We love the way we have further incorporated food and cooking into the program over the past months, and we have used the fire outdoors even more often than the kitchen! We have re-modelled and embedded an awareness of food safety, hygiene, nutrition and food sustainability, talking about minimising food waste and discussing foods that are safe to re-use and those that are not, and how to store these safely in the meantime. A wonderful learning curve for everyone.
Story by Educator Alisa
In Johnson House a music corner with a puppet stand and a variety of musical instruments has been made available for the children. This is a follow up experience to children’s interests in singing and dancing to contemporary music and using kitchen utensils to make music. The children explored the musical instruments in the music corner as they shook, tapped, and banged these to listen to the variety of sounds they make. They played the musical instruments individually and then eventually as a group. The children further extended this by singing songs to accompany their music making. Among the songs they sang were ‘Wombat Wobble’, ‘ABC’ and ‘One Little Finger’. The puppet stand was a big hit as the children took turns to play their chosen musical instruments and put on a show.
Story by Centre Director Isa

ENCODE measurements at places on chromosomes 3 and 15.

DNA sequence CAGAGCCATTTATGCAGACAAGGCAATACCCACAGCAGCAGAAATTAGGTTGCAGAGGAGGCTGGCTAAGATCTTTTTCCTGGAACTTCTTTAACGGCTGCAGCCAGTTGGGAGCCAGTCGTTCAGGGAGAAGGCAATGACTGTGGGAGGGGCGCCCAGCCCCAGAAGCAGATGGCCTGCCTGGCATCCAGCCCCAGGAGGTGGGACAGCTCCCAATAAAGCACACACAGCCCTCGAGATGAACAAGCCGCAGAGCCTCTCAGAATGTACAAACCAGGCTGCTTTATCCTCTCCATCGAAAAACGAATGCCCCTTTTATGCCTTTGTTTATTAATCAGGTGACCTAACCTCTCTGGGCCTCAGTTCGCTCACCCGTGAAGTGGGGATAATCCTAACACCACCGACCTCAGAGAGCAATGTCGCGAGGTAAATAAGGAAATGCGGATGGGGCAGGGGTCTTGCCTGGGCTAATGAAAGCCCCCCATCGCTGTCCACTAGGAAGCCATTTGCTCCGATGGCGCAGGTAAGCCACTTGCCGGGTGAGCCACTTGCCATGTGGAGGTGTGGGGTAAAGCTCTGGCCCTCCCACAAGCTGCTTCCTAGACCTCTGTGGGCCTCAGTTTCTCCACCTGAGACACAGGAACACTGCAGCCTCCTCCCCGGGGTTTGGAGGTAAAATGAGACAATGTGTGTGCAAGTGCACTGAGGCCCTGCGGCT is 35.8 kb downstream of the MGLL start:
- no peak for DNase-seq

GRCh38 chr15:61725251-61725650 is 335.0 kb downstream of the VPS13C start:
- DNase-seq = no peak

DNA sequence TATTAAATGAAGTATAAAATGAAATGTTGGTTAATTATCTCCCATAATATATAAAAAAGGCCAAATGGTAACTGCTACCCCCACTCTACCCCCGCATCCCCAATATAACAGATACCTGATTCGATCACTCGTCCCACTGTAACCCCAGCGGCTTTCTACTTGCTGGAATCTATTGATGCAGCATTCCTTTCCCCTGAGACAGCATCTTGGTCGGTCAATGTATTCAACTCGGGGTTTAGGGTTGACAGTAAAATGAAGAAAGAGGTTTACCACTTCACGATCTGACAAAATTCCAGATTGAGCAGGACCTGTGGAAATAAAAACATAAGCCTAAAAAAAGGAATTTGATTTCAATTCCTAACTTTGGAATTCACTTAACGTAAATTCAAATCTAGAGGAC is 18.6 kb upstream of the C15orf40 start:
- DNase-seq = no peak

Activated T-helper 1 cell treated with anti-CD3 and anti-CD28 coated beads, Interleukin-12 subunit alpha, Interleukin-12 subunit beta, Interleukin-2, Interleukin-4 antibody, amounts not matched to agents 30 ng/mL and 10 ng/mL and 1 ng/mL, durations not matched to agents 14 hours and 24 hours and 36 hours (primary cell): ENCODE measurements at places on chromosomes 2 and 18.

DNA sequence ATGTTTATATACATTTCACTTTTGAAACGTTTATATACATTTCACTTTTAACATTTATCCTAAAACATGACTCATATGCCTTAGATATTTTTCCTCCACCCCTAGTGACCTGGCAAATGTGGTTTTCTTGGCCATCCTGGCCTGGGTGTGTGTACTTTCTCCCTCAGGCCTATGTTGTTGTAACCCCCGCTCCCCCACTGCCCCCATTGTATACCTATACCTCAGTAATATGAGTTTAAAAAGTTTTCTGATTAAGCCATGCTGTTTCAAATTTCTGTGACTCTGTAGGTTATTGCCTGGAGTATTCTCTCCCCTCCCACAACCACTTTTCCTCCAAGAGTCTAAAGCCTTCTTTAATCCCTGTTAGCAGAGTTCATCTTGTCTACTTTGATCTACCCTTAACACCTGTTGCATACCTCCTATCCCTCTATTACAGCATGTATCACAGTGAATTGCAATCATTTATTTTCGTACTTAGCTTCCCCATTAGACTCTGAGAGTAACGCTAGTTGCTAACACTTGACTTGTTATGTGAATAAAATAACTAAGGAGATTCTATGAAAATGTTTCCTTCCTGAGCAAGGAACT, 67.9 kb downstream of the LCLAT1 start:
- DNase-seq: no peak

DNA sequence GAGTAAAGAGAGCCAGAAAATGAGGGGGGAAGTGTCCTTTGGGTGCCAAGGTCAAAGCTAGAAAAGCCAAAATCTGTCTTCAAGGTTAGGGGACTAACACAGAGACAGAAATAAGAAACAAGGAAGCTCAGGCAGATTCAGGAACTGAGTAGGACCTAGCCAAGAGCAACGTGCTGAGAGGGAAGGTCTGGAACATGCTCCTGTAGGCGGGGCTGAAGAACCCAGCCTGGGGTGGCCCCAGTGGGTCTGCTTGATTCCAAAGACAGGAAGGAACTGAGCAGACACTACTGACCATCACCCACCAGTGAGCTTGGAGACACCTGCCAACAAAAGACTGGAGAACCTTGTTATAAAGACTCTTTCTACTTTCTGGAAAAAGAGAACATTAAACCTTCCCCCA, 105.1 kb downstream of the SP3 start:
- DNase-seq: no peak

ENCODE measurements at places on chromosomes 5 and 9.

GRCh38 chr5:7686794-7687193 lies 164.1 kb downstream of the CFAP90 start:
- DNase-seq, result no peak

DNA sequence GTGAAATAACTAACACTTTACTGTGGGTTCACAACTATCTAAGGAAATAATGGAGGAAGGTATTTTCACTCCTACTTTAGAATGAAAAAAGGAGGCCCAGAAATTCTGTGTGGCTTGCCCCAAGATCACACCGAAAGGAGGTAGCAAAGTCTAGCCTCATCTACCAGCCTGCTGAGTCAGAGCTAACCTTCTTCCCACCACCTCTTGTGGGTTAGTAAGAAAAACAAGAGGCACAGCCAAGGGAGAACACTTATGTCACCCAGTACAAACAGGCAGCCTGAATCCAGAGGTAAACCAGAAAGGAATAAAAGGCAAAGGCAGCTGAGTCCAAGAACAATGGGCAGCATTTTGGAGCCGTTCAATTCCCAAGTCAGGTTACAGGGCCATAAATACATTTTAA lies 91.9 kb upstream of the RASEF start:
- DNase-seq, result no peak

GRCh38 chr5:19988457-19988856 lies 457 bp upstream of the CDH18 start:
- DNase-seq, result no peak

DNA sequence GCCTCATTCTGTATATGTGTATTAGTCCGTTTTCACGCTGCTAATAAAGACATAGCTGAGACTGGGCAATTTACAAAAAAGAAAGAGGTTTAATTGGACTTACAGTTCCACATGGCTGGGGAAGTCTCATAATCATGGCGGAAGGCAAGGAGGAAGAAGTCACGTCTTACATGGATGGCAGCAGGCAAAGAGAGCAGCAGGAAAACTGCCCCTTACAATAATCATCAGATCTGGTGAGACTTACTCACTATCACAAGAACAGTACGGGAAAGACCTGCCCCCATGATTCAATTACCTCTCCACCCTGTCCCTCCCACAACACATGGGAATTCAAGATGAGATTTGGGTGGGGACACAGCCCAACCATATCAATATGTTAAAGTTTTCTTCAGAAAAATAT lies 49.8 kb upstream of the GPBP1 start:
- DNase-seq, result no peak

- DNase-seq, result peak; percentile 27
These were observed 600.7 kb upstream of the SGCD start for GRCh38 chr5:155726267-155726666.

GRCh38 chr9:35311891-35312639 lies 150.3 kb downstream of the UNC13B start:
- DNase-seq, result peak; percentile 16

The children at Rigby House are interested in firefighters, and every day they request their favourite stories about firefighters to be read. To extend on their interest, Educators have provided the children with opportunities to participate in dramatic firefighter play experiences.
The children helped to make the props they use to play. They painted the fire, which was placed on our storage shed, then made water hoses with cardboard tubes and coloured paper. As the children played they demonstrated their knowledge of what firefighters do and what a fire could be like. As they played they made “siren” sounds, reminded each other that the fire was “hot and not to touch”, and to put “lots of water” on the fire to extinguish it.
Numeracy and literacy were included in the play. A large keypad was placed on the wall, and as the children played they rang “000” to call the firefighters to come and put out the fire that was burning our shed.
Robinson House Olympics
Story by Educator Anne
With plans for Robinson House Olympics 2021 underway, the children have been practicing for events such as relay and hurdles. Today we began practicing for our high jumps, with the children jumping over a bamboo stick balancing on two cones! It was great to see the children give it a go so enthusiastically, and some were demonstrating flips as they jumped over the stick! The children were encouraged to tuck their knees in as they jumped over the stick. The bamboo stick may have fallen a few times, but that didn’t stop the children from showing their perseverance as they tried again and again!
It was also lovely to see the children cheer and encourage each other!
Do you believe in fairies?
Story by Educator Susana
Some of the children in Robinson House have been making fairies. We have been making them for a while. We have had some conversations about making a fairy house in the garden or perhaps even a fairy garden. One of the children asked me if I believed in fairies—I do! The fairies the children made look almost magical.